Depression is a state of mind and the possibilities for predicting if a person is depressed are low. But now, researchers say they have taken their “first step” towards a screening tool that will predict the risk on clinical depression in teenage boys.
Researchers at the University of Cambridge aim to develop a new way of screening depression the same way as heart problems. They believe that those with high levels of stress hormone cortisol, who feel miserable, lonely and unloved, could be at greatest risk.
Researchers tested 1858 teenagers, combined hormone levels and mood questionnaires to assess risk. They inferred that having both high cortisol levels and depressive mood symptoms posed a higher risk of depression than either factor alone and presented a risk of clinical depression 14 times that of those with low cortisol and no depressive symptoms.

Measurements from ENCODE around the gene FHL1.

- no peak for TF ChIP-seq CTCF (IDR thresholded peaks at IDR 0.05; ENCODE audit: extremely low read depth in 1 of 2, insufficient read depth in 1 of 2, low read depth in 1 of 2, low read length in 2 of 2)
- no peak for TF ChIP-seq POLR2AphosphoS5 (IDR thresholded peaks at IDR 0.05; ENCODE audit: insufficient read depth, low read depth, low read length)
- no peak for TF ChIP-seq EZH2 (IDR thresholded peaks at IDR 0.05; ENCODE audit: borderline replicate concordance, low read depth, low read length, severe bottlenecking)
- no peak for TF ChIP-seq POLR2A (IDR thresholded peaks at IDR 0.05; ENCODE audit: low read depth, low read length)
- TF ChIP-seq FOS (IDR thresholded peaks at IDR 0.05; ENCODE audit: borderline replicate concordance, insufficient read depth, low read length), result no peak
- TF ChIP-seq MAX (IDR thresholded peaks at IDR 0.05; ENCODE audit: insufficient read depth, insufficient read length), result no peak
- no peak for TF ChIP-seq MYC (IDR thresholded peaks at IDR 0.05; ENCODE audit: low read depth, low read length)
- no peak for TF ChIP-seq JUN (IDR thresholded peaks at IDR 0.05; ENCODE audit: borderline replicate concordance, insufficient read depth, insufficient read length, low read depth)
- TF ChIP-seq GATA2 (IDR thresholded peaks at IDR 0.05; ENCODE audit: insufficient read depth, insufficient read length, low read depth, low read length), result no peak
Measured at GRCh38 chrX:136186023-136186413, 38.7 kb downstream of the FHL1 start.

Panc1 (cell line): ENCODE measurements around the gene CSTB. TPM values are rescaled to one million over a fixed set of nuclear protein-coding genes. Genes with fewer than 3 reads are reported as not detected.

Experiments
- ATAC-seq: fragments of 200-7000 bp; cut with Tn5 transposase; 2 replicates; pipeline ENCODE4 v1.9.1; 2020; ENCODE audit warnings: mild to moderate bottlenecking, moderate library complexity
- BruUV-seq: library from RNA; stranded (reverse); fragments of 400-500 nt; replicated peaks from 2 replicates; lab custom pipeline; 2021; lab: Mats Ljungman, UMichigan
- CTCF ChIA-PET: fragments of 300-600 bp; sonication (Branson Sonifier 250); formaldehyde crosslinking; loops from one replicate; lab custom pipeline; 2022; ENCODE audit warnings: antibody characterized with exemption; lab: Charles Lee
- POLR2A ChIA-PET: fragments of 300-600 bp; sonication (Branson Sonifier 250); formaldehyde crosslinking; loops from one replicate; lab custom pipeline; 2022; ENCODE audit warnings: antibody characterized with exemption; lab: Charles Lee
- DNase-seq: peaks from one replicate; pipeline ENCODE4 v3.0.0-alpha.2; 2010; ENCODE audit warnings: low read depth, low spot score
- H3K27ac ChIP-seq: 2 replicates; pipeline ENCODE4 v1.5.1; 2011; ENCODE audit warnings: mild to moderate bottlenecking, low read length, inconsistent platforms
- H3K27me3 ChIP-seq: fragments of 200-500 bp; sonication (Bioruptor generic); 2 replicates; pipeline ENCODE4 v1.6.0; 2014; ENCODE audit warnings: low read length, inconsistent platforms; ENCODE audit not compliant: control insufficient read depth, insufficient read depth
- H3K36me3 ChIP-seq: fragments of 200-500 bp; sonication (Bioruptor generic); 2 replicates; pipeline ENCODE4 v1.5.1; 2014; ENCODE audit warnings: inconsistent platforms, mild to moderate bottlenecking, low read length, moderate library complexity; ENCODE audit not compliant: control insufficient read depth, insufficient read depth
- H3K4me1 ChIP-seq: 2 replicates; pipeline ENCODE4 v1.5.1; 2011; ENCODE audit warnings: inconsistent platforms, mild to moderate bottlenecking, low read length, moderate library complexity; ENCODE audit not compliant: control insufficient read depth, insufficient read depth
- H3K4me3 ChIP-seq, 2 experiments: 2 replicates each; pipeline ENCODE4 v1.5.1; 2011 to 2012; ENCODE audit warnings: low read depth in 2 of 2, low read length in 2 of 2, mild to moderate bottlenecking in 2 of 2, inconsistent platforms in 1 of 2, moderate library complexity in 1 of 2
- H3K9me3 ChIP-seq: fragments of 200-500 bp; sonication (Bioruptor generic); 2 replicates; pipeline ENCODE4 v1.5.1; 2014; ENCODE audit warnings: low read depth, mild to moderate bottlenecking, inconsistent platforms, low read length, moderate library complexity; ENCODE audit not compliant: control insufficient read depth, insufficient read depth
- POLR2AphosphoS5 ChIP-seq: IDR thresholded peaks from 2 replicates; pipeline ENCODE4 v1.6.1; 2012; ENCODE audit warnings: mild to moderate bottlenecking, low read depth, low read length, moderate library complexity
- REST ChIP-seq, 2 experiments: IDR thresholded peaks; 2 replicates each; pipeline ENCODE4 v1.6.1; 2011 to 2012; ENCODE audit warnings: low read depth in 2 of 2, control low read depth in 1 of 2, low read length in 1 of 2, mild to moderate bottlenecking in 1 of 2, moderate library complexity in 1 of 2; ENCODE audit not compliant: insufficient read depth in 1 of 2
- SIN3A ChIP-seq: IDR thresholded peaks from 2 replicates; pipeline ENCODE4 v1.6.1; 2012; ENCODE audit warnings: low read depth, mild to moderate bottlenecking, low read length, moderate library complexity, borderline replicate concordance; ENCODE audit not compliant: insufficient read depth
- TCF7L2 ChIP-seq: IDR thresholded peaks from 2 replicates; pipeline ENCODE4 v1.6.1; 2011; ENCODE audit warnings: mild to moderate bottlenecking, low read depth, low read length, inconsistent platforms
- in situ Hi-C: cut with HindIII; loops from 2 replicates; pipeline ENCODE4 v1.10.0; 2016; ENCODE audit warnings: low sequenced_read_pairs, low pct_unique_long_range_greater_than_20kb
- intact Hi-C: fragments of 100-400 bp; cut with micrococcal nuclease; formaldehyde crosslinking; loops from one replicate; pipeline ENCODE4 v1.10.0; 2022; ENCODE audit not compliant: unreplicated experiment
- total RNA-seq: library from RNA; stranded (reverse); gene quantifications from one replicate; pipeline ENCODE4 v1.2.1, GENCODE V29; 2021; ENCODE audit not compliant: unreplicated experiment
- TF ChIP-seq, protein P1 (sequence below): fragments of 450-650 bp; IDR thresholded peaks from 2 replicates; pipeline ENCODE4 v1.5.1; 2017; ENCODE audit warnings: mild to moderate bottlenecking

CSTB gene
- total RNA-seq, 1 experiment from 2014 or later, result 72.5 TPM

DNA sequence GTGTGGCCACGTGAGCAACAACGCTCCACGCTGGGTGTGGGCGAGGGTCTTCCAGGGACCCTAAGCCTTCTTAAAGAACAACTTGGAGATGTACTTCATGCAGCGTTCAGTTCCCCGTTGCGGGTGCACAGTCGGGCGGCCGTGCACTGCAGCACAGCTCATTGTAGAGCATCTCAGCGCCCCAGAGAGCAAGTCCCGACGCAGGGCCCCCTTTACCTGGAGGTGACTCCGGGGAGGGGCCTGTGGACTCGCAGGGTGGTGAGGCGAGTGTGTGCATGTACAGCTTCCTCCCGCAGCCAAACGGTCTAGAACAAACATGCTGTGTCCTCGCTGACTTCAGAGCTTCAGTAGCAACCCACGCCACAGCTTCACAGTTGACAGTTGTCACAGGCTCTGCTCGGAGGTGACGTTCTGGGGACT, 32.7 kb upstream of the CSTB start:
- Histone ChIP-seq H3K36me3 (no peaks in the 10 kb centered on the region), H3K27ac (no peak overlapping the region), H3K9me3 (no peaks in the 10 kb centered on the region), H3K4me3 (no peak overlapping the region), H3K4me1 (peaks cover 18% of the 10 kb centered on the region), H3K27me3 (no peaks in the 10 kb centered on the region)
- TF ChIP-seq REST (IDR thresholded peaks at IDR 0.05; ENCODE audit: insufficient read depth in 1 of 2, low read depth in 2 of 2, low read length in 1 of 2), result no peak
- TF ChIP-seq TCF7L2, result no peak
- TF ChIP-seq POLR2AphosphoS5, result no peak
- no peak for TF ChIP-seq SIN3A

Around one in six boys was in the high-risk category and half of them were diagnosed with clinical depression during the three years of study.
One of the researchers, Prof Ian Goodyer, said: "Depression is a terrible illness that will affect as many as 10 million people in the UK at some point in their lives.
"Through our research, we now have a very real way of identifying those teenage boys most likely to develop clinical depression.
"This will help us strategically target preventions and interventions at these individuals and hopefully help reduce their risk of serious episodes of depression, and their consequences, in adult life."
However, their method was far less useful in girls. The study was reported in Proceedings of the National Academy of Sciences.
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